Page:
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10mv Resolution

Discussion in 'Electronic Design' started by tt, Mar 14, 2005.

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  1. tt

    tt Guest

    Hi, All

    My boss want a DDS signal generator having 10mv resolution output. Does that
    kind of stuff exist on the world? D/A Vref error, INL DNL error, amp op
    error and system noise would make 10mv not available. How could precise
    instrument achieve that kind of resolution?


    Regards
     
  2. PeteS

    PeteS Guest

    Without wishing to seem pedantic, resolution and precision are not the
    same thing, although they can overlap.

    The resolution of a system may be millivolts, but it's overall error
    much larger, where the error is precision.

    Perhaps a better question for you is:

    Do you need 10mV of differential resolution (and what precision) or do
    you need 10mV of precision?

    Cheers
    PeteS
     
  3. John Larkin

    John Larkin Guest

    10 mv out of what?

    John
     
  4. tt wrote...
    I've been using AD's nice 14-bit DDS chips, a pair of balanced
    10mA fs current-source outputs with 14-bit resolution, which is
    500mV fs, and 61uV or so lsb into 50 ohms.
     
  5. Adam Kumpf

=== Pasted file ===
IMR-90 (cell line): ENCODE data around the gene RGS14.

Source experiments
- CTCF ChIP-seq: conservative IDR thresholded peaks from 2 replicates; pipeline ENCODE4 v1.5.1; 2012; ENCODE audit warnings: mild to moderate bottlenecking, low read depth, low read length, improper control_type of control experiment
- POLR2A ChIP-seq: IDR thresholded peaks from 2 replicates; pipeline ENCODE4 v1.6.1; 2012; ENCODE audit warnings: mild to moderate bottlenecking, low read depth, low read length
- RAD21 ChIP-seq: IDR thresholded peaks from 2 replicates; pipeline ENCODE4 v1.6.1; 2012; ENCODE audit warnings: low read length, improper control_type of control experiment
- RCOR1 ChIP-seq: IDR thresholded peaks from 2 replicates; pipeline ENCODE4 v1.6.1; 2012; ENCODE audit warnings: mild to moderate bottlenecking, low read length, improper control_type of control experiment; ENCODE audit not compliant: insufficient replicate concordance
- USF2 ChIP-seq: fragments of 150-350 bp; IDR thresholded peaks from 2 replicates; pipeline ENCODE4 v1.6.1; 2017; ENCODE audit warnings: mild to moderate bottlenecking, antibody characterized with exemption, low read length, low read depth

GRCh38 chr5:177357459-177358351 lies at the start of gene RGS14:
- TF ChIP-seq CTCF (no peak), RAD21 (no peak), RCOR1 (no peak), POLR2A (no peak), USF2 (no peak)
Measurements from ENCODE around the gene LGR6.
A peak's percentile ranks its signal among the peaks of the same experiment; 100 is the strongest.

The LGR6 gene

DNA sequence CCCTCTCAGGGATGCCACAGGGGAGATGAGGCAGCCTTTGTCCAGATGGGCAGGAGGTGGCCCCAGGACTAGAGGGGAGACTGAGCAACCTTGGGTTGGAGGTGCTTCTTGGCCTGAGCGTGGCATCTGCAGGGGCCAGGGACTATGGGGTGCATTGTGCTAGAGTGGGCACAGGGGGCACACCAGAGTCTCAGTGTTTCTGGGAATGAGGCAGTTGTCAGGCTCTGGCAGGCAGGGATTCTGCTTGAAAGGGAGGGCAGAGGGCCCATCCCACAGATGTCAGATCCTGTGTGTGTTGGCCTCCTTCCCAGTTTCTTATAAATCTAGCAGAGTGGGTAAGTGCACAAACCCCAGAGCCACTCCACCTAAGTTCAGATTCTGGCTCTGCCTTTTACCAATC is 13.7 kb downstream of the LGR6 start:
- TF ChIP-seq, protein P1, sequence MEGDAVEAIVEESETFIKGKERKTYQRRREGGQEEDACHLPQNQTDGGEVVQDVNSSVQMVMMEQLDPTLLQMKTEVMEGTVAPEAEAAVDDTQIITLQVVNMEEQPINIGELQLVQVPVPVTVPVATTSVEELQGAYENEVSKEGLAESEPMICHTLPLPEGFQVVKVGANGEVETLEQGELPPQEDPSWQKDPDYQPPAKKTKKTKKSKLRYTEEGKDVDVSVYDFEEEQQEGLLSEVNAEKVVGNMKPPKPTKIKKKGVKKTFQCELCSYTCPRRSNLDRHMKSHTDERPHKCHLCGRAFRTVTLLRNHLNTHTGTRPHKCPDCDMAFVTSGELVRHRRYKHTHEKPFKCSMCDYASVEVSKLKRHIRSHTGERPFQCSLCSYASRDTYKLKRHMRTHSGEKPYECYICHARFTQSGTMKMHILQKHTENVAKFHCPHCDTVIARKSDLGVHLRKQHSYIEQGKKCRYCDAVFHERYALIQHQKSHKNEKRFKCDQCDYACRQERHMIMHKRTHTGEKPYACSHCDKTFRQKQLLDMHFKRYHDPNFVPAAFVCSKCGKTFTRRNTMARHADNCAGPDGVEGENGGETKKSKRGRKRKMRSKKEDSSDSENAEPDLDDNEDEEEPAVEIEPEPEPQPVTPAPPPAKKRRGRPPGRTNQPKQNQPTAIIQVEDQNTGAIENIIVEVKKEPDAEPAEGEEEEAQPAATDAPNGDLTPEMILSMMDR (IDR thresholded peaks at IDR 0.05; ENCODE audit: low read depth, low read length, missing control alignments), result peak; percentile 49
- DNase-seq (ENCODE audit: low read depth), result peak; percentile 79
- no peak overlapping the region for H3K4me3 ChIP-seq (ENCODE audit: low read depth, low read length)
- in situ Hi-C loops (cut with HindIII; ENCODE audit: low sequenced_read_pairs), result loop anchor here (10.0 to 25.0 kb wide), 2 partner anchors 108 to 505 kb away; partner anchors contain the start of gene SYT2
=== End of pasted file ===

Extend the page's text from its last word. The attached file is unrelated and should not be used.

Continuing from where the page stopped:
Adam Kumpf Guest

    Hi tt,

    10mV is not that difficult to achieve if you get it indirectly.

    Imagine that you a 50ohm output impedance is desired. (as with most signal
    generators) Now produce a 1Vpeak-to-peak output, pass it through a voltage
    divider (say.. 10k on top, and 10ohm to ground) and at that midpoint, you
    have a 1mV signal and the output impedance is parallel combination of the
    two resistances to AC ground. (10 // (10k + 50) if the original signal
    generator had 50 ohm output). Then put a 40 ohm in series with the center
    tap and, there you have it.. a 50ohm impedance signal generator with a 1mV
    signal output and a relatively easy to create 1V signal input.

    These kinds of attenuators are used all of the time when testing high
    gain circuits. I don't see any reason why it couldn't help you out here..
    unless you want to go so low that you are greatly affected by thermal noise.
    :eek:)

    This does limit the upper range of your signal generator (you would need
    1000V for a 1V output), so perhaps voltages this low may require a special
    mode to be used. Depending on the frequency ranges you are looking at, a
    relay could switch between the modes fairly easily.

    I hope that helps a bit.

    Best Regards,
    Adam Kumpf


    http://web.mit.edu/kumpf/www/kumpf-projects.html
     
  6. Winfield Hill wrote...
    Right, 50 ohms ... These parts use 400MHz clocks.
     
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